This morning, the Joint Committee on Human Rights (JCHR), published a report which focuses on the Government’s clause added to the Immigration Bill concerning the deprivation of UK citizenship. As the Government’s Immigration Bill enters committee stage in the House of Lords, JCHR expressed it’s fears that the main purpose of the power to deprive citizenship is to target naturalised Britons while they are abroad.
Last month, we reported that Theresa May’s amendment to the Bill which has been described by Liberty as “irresponsible and unjust”, would strip naturalised British citizens of their citizenship if they were judged to present a threat to national security. Currently, Theresa May cannot revoke a person’s citizenship if it would make them stateless, so the power can only be used on dual nationals who would still have another nationality even if they lost their British citizenship.
JCHR Raise Fears on ‘Deprivation Clause in Immigration Bill
It seems that JCHR accepts that the power in clause 60 to deprive a naturalised citizen of their citizenship (even if it renders them stateless), does not in legal terms involve any breach by the UK of its obligations under the UN Conventions on Statelessness. However, it may lead to increase in statelessness which could represent a change of position in the UK’s human rights policy.
- expresses surprise at the Government’s refusal to inform Parliament of the number of cases in which the existing power to deprive of citizenship has been exercised while the UK citizen is abroad, or of the number of cases in which the Secretary of State’s decision was taken wholly or partly in reliance on information which in the Secretary of State’s view should not be made public. Parliament is entitled to know this information in order to assist it to reach a view as to how the new power is likely to be exercised in practice;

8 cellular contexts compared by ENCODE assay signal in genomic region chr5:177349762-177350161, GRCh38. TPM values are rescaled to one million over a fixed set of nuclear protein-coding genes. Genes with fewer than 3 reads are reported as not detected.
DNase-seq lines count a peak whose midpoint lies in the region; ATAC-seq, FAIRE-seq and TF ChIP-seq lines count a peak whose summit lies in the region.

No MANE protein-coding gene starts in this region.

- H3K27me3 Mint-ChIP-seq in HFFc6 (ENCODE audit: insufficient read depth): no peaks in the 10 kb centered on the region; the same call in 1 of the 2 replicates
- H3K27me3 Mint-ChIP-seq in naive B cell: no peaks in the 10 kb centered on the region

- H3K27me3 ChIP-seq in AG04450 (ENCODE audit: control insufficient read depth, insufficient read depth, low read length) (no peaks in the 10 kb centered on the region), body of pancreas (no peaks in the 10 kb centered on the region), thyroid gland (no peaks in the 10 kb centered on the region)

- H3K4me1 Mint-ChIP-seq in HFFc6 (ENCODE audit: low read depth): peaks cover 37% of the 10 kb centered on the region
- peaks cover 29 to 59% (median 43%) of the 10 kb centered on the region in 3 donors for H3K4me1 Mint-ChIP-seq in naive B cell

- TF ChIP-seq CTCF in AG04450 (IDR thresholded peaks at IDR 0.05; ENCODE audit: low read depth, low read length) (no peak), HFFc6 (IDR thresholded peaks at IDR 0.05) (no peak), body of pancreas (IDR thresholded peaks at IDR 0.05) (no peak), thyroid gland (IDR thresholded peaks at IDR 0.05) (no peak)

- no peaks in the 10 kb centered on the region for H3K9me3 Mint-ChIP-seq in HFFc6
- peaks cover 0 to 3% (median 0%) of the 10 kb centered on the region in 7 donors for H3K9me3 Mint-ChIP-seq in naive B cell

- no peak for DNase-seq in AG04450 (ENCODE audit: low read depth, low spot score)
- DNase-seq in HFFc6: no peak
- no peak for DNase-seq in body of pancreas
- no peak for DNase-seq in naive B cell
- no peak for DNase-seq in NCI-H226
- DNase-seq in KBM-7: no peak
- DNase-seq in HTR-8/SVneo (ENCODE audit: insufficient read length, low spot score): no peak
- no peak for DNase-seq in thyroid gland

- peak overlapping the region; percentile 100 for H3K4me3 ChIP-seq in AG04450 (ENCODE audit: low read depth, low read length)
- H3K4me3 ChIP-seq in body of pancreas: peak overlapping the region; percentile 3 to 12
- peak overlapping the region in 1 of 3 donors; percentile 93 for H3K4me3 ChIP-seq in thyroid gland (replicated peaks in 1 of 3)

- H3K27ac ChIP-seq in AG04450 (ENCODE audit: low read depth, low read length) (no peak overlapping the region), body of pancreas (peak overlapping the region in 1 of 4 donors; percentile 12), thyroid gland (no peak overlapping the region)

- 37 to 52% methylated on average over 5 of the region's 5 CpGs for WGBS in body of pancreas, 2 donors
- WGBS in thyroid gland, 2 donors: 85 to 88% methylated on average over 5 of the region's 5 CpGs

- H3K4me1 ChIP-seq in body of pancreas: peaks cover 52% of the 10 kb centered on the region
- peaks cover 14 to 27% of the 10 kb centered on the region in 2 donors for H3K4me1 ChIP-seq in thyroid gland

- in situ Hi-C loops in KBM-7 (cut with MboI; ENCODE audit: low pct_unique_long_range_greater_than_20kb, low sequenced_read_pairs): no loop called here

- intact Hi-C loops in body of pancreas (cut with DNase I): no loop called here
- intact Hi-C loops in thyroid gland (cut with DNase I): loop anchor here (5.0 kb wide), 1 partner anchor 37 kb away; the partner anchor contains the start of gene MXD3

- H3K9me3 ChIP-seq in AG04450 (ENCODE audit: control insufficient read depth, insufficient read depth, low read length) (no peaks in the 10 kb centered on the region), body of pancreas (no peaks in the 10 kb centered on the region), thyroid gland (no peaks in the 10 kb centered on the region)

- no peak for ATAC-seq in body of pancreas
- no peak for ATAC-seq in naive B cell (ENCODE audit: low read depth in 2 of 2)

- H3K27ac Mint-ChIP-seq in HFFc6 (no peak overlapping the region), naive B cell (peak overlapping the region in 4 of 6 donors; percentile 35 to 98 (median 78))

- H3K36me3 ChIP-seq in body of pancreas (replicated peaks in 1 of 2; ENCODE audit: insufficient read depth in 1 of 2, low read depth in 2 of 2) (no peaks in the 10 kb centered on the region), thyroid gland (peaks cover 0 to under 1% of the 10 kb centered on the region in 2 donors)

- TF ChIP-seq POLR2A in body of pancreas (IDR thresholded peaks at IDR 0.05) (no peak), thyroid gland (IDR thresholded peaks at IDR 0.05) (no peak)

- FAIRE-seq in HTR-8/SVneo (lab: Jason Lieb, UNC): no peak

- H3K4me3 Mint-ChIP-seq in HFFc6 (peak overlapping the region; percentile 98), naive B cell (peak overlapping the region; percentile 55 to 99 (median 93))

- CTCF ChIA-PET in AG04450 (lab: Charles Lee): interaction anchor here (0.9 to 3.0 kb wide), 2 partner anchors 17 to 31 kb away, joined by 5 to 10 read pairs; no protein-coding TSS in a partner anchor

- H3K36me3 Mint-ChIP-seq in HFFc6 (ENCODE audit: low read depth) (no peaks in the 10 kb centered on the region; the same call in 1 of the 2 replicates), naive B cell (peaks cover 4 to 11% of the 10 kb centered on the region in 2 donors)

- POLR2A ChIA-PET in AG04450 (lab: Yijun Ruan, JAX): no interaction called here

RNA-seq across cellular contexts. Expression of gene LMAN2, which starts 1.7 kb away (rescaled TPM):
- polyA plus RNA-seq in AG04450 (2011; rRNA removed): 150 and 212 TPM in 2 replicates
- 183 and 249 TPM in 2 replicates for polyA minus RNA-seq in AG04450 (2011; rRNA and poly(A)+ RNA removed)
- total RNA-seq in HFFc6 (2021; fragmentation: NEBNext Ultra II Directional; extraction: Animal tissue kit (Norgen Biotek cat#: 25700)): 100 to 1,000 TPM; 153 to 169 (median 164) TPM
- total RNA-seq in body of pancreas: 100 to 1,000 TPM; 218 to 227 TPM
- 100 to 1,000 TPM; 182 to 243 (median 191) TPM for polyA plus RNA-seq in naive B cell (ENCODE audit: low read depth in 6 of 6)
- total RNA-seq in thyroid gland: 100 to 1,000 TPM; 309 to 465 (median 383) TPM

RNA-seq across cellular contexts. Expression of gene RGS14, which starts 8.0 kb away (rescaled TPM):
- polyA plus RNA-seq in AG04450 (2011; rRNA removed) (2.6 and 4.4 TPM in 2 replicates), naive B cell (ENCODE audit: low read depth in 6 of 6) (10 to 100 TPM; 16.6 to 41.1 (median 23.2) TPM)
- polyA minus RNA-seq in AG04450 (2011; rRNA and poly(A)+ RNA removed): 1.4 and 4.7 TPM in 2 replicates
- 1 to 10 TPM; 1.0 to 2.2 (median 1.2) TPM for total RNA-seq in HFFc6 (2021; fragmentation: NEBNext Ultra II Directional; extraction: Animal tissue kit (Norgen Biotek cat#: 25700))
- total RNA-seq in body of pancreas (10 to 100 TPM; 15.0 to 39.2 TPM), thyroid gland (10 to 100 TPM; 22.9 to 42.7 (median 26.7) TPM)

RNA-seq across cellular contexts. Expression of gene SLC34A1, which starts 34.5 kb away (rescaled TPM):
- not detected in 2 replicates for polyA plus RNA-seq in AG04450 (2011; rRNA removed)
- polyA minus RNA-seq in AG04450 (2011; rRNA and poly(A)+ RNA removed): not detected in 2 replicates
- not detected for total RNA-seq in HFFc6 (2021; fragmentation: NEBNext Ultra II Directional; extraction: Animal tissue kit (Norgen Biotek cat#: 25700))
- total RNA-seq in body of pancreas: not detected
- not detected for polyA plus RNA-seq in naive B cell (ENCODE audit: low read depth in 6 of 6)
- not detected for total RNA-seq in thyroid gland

- considers that there was time to hold a public consultation on the controversial new power in clause 60 which would have made for better informed parliamentary scrutiny of the Government’s proposal;
- is not persuaded that there are sufficiently weighty reasons to justify the new power being made retrospective, and recommends that the Bill be amended so as to prevent it having retrospective effect; and
- is concerned about the impact of the new power on children and recommends an amendment to the Bill which requires the Secretary of State to take into account the best interests of any child affected when deciding whether to make a deprivation order under the new power.
‘Disappointing’ to see Change in UK Human Rights Policy
Dr Hywel Francis, the chair of the joint committee on human rights, stated:
“The new power will lead to an increase in the number of stateless people and exposes British citizens to the risk of being left stateless. As the supreme court recently said, statelessness is an ‘evil’: it takes away the right to have rights.
The power does not in itself put the UK in breach of any of its international obligations in relation to statelessness but it does pose the risk of breaching our international obligations to other states. We are particularly concerned about the power being used when citizens are abroad. Parliament needs more information about how similar powers have been used in the recent past and assurances about how this power will be used in the future.”
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